As I read the description for this book, I was reminded of The Sergeant Major’s Daughter by Sheila Walsh. Walsh’s book was a favorite of mine for a long while because of the strength and empathy the heroine embodied. I had high hopes that Miss Winthrop, a heroine set on following the army into Spain, would similarly appeal. Sadly, she didn’t.
This heroine’s name is enough of a distraction in and of itself. She’s Cymberly Winthrop. It’s pronounced Kimberly, but we’re not told this until page 70, so I was pronouncing it as Simberly in my head. Of course, I never could get my brain to make the change and every time I’d read the name I’d have that momentary pause where I’d try correcting myself then give up until the next time her name was mentioned and the cycle would start all over again.
Now you’re probably thinking that you can’t dislike a heroine just because of her name, and you’re right. The problem with Cymberly’s character is that every time the author needs to generate tension it comes at Cymberly’s expense. Need to create a dramatic moment? Have Cymberly (remember that’s Kim-berly) get irrationally angry with the hero. Then have her kiss the hero, then have her hate him again for reasons that are simplistic and illogical. Then maybe she can kiss him again. Throw in a big misunderstanding, that Cymberly could solve if she’d stop to think, and you begin to get the picture.
Two things attempt to redeem this book: the hero, Major Geoffrey Ryder, and the setting, the rugged mountainous area of northern Spain. Cymberly meets Major Ryder when she arrives in Portugal to join her father, General Winthrop. The British, under Wellington’s command, are helping the Spanish throw the French out of their country. After being compromised and refusing to marry her compromiser, Cymberly has decided to follow the drum rather then spend any more time in London where the gossips are making her life difficult. Cymberly has just arrived in Lisbon when she first sees Geoffrey Ryder. He rescues a toddler who’s fallen into the water and saves the boy’s life. Cymberly later finds out that Geoffrey is distantly related to her maternal Grandfather, whom she has always hated, and therefore vows to have nothing to do with the Major.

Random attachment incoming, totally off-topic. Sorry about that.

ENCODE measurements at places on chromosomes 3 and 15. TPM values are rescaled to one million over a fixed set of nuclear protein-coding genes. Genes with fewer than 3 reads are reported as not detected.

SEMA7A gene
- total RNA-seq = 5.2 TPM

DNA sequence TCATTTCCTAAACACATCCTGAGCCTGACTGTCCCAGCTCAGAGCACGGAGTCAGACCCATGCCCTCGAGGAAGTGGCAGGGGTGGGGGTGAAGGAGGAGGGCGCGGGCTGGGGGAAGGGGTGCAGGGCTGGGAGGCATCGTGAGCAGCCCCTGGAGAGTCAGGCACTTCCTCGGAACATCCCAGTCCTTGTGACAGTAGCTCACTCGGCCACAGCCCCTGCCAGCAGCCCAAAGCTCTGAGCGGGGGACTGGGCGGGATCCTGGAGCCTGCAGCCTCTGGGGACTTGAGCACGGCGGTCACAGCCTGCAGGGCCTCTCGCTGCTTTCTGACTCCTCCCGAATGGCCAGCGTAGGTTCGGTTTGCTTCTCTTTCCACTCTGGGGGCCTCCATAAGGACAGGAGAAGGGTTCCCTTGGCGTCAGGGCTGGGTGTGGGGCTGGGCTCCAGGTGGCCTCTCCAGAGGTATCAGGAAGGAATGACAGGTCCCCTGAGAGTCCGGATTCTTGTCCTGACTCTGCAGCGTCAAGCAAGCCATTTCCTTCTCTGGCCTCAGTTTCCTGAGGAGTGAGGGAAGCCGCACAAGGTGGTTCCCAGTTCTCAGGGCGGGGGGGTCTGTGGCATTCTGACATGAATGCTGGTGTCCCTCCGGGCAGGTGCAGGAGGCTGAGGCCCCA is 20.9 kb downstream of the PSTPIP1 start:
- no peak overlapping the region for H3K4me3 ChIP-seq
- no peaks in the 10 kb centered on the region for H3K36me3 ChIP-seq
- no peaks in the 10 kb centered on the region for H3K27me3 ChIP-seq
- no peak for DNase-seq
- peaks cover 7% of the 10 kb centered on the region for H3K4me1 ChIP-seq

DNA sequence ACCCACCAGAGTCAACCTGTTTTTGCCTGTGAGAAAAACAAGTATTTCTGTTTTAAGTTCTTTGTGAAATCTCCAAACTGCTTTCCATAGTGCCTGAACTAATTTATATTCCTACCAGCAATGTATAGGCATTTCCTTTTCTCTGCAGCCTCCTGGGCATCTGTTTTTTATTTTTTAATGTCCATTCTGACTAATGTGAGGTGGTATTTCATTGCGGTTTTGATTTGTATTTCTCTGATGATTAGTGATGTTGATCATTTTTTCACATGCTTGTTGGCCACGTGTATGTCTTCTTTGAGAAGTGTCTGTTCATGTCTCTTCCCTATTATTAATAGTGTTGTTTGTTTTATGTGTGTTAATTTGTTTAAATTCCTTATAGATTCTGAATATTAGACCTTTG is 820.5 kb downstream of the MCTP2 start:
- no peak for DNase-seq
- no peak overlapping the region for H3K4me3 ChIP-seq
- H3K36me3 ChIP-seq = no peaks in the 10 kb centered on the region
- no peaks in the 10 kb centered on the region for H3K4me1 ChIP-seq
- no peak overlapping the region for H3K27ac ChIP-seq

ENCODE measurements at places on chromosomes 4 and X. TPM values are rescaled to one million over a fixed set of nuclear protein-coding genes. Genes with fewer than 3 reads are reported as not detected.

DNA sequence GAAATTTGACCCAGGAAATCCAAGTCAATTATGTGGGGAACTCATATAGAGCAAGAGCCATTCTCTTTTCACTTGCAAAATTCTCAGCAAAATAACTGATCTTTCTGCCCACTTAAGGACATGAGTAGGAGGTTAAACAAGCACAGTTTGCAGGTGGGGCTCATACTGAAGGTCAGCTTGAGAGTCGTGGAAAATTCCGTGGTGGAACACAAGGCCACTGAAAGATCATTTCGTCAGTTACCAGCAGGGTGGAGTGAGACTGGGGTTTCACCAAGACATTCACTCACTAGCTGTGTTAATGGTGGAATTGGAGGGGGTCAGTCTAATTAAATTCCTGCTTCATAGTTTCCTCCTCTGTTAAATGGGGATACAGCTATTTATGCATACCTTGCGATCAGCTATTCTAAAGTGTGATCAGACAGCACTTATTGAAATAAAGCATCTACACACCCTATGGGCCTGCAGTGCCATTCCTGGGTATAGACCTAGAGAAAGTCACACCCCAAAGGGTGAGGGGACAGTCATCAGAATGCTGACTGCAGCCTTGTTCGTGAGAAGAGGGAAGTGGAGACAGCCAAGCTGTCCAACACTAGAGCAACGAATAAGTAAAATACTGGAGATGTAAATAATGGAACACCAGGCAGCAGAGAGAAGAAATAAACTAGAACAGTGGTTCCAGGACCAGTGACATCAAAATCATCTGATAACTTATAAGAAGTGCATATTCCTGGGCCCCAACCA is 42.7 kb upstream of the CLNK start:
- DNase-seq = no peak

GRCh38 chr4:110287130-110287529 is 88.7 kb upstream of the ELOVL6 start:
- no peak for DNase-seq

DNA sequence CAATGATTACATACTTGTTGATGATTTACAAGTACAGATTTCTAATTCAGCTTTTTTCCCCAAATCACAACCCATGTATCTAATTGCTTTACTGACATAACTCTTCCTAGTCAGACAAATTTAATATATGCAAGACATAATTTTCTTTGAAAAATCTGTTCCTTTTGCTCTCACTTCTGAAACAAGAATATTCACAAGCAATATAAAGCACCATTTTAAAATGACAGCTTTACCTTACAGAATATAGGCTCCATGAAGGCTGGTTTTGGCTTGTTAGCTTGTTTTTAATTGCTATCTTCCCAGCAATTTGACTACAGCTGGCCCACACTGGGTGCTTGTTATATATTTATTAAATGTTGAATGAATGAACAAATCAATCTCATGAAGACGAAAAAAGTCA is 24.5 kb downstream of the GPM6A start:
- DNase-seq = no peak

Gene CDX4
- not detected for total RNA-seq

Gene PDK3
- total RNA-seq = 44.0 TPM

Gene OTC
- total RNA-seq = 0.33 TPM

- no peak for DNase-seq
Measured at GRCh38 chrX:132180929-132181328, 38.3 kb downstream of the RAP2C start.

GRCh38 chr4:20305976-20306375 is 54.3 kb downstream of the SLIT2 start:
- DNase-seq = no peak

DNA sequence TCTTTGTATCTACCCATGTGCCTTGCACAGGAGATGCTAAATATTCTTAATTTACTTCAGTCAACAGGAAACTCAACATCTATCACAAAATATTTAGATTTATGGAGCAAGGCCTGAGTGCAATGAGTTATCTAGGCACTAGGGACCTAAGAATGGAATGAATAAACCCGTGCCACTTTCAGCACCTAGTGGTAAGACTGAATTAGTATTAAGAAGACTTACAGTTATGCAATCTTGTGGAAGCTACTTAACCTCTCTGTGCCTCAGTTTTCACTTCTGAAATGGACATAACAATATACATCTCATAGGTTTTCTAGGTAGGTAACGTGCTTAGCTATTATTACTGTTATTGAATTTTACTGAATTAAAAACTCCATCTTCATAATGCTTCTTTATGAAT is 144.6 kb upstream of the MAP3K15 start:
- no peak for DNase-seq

Geoffrey is an engaging hero. He’s attracted to Cymberly but allows her to set the pace, which consists of one step forward and two steps back, but that’s Cymberly again and right now Geoffrey is our focus. Geoffrey grabs your attention as an alpha male who isn’t obnoxious about it. He’s close-mouthed and strong-willed about his work for the army, which makes him one of the most admired officers in the ranks. He rescues small children and Cymberly (twice) and is tough enough to survive capture by the enemy. When Cymberly blows hot and cold, he doesn’t do the usual alpha bit which involves making her do something for her own good; rather he makes it clear that he’s interested and the next step is up to her. In case you’re thinking this guy is perfect, don’t. His strong, silent method causes the misunderstanding, which is no small fault. This fact didn’t stop me from liking him, or wishing that Cymberly had been equally admirable.
As mentioned above, the unique setting setting was a very nice change of pace. It was fun to read a Regency Romance that didn’t revolve around a ballroom. Ninety percent of this book took place with the army as it marched across the mountains of Spain and fought battles, both large and small. The staples of a Regency were not lost in the dust of the trail, so don’t fret. There are enough women to provide friends and foes for Cymberly and of course there are men in plenty, in particular one Lieutenant Fleming, to act as obstacles to Geoffrey and Cymberly’s relationship. There’s even a ball or two.
Much as I liked some aspects of this book, it was very difficult to enjoy a romance when the heroine made a habit of acting in an illogical and irritating manner. No matter how appealing the hero and the setting, an unlikable heroine made what would otherwise have been a very enjoyable book into something of a chore.
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